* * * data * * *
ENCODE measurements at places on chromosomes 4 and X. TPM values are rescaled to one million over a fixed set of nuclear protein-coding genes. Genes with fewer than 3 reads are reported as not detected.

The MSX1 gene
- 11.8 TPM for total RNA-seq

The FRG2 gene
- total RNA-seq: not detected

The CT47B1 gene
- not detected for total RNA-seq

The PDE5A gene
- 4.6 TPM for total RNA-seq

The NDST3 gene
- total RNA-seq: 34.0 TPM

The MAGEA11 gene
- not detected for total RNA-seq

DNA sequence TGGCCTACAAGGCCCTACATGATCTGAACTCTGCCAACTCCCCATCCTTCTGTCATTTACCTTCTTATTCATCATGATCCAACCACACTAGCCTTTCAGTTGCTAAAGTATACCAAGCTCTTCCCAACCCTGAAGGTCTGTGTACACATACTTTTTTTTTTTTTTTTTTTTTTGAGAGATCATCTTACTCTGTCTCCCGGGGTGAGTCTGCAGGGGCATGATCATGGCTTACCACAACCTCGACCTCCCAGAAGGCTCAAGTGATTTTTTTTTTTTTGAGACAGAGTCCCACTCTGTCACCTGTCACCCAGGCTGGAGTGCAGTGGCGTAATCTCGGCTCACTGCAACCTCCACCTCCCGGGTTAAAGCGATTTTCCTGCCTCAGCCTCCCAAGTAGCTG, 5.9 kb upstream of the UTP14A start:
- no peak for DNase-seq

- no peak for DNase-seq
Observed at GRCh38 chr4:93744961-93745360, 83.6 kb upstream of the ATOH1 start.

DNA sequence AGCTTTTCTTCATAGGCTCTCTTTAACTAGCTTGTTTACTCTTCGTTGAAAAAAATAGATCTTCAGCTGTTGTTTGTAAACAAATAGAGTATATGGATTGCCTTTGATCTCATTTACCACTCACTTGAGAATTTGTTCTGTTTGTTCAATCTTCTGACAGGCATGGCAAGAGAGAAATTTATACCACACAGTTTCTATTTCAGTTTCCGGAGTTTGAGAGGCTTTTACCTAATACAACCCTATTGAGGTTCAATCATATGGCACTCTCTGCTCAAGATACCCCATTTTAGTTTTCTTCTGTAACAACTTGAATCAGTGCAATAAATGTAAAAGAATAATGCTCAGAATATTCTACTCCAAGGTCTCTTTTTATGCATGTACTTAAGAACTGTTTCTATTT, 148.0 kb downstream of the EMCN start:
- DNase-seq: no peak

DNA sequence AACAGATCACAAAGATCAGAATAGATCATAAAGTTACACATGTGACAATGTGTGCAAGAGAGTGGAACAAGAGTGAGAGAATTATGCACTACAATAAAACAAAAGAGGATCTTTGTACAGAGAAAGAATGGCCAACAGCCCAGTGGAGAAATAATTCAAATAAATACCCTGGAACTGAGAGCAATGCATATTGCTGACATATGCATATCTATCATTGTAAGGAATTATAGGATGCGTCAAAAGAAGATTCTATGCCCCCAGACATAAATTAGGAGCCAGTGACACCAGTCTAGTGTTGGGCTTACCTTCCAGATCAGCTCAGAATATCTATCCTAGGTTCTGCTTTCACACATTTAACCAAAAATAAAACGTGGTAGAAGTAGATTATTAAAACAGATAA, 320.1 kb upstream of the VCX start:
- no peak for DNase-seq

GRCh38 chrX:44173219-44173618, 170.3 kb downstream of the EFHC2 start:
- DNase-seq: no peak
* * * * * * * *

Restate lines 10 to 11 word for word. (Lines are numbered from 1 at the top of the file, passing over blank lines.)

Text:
The NDST3 gene
- total RNA-seq: 34.0 TPM